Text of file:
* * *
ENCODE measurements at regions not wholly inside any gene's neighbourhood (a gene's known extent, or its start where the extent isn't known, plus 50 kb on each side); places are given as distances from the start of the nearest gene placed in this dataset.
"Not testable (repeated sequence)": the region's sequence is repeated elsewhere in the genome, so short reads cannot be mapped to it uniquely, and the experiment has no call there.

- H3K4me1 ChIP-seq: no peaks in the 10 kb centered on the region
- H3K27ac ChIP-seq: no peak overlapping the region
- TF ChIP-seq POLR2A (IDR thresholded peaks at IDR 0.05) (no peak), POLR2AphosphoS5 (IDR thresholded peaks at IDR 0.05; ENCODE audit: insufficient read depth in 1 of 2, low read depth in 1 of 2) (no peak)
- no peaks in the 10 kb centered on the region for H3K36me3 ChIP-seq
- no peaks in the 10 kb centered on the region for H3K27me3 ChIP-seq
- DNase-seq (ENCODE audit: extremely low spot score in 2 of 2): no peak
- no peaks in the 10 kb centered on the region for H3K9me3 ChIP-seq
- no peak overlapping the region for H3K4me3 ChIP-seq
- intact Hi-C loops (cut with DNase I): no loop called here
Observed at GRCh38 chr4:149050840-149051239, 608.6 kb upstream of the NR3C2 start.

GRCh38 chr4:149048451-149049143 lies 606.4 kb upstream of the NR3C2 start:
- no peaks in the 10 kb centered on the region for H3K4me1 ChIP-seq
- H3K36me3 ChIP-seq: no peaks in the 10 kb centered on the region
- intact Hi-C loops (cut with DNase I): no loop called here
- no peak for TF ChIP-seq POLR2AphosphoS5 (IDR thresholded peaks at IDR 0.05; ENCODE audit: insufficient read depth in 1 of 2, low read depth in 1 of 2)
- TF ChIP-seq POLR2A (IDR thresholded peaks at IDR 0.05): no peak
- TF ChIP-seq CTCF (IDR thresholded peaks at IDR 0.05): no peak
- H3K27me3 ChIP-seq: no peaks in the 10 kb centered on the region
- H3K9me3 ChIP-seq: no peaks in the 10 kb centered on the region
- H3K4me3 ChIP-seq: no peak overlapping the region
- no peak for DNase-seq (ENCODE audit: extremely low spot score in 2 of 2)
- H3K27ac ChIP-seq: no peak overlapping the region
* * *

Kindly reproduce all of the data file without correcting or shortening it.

ENCODE measurements at regions not wholly inside any gene's neighbourhood (a gene's known extent, or its start where the extent isn't known, plus 50 kb on each side); places are given as distances from the start of the nearest gene placed in this dataset.
"Not testable (repeated sequence)": the region's sequence is repeated elsewhere in the genome, so short reads cannot be mapped to it uniquely, and the experiment has no call there.

- H3K4me1 ChIP-seq: no peaks in the 10 kb centered on the region
- H3K27ac ChIP-seq: no peak overlapping the region
- TF ChIP-seq POLR2A (IDR thresholded peaks at IDR 0.05) (no peak), POLR2AphosphoS5 (IDR thresholded peaks at IDR 0.05; ENCODE audit: insufficient read depth in 1 of 2, low read depth in 1 of 2) (no peak)
- no peaks in the 10 kb centered on the region for H3K36me3 ChIP-seq
- no peaks in the 10 kb centered on the region for H3K27me3 ChIP-seq
- DNase-seq (ENCODE audit: extremely low spot score in 2 of 2): no peak
- no peaks in the 10 kb centered on the region for H3K9me3 ChIP-seq
- no peak overlapping the region for H3K4me3 ChIP-seq
- intact Hi-C loops (cut with DNase I): no loop called here
Observed at GRCh38 chr4:149050840-149051239, 608.6 kb upstream of the NR3C2 start.

GRCh38 chr4:149048451-149049143 lies 606.4 kb upstream of the NR3C2 start:
- no peaks in the 10 kb centered on the region for H3K4me1 ChIP-seq
- H3K36me3 ChIP-seq: no peaks in the 10 kb centered on the region
- intact Hi-C loops (cut with DNase I): no loop called here
- no peak for TF ChIP-seq POLR2AphosphoS5 (IDR thresholded peaks at IDR 0.05; ENCODE audit: insufficient read depth in 1 of 2, low read depth in 1 of 2)
- TF ChIP-seq POLR2A (IDR thresholded peaks at IDR 0.05): no peak
- TF ChIP-seq CTCF (IDR thresholded peaks at IDR 0.05): no peak
- H3K27me3 ChIP-seq: no peaks in the 10 kb centered on the region
- H3K9me3 ChIP-seq: no peaks in the 10 kb centered on the region
- H3K4me3 ChIP-seq: no peak overlapping the region
- no peak for DNase-seq (ENCODE audit: extremely low spot score in 2 of 2)
- H3K27ac ChIP-seq: no peak overlapping the region